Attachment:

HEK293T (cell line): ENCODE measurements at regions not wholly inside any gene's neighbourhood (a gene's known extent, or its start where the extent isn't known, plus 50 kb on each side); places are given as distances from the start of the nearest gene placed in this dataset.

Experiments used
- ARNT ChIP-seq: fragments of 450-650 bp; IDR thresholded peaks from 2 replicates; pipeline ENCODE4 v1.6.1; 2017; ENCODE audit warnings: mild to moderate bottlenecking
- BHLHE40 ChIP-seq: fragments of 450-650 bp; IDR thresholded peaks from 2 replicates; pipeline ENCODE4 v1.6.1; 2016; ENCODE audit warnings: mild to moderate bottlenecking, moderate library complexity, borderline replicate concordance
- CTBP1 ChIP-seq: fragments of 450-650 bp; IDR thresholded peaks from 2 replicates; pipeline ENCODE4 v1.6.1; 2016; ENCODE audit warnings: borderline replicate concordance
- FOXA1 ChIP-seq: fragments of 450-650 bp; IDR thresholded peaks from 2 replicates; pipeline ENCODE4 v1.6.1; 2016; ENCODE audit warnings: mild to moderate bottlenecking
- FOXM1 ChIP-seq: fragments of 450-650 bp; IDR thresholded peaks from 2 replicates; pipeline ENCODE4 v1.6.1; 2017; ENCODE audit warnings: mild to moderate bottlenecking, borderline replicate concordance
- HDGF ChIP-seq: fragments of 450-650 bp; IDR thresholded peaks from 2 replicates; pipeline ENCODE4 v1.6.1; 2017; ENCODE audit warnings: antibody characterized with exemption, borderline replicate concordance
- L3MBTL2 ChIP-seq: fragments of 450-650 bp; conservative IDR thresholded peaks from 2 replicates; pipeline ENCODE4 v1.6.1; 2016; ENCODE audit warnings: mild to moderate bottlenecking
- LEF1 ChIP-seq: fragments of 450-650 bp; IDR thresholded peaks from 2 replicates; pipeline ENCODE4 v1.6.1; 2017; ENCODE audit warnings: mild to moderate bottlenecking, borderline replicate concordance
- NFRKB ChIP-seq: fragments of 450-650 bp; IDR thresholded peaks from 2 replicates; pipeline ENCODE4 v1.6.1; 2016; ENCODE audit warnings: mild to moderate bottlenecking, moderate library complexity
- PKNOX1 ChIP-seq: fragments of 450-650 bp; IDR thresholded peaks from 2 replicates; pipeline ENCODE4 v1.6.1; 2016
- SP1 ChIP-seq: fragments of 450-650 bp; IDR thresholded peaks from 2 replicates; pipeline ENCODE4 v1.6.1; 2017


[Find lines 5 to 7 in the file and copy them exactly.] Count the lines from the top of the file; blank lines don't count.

- CTBP1 ChIP-seq: fragments of 450-650 bp; IDR thresholded peaks from 2 replicates; pipeline ENCODE4 v1.6.1; 2016; ENCODE audit warnings: borderline replicate concordance
- FOXA1 ChIP-seq: fragments of 450-650 bp; IDR thresholded peaks from 2 replicates; pipeline ENCODE4 v1.6.1; 2016; ENCODE audit warnings: mild to moderate bottlenecking
- FOXM1 ChIP-seq: fragments of 450-650 bp; IDR thresholded peaks from 2 replicates; pipeline ENCODE4 v1.6.1; 2017; ENCODE audit warnings: mild to moderate bottlenecking, borderline replicate concordance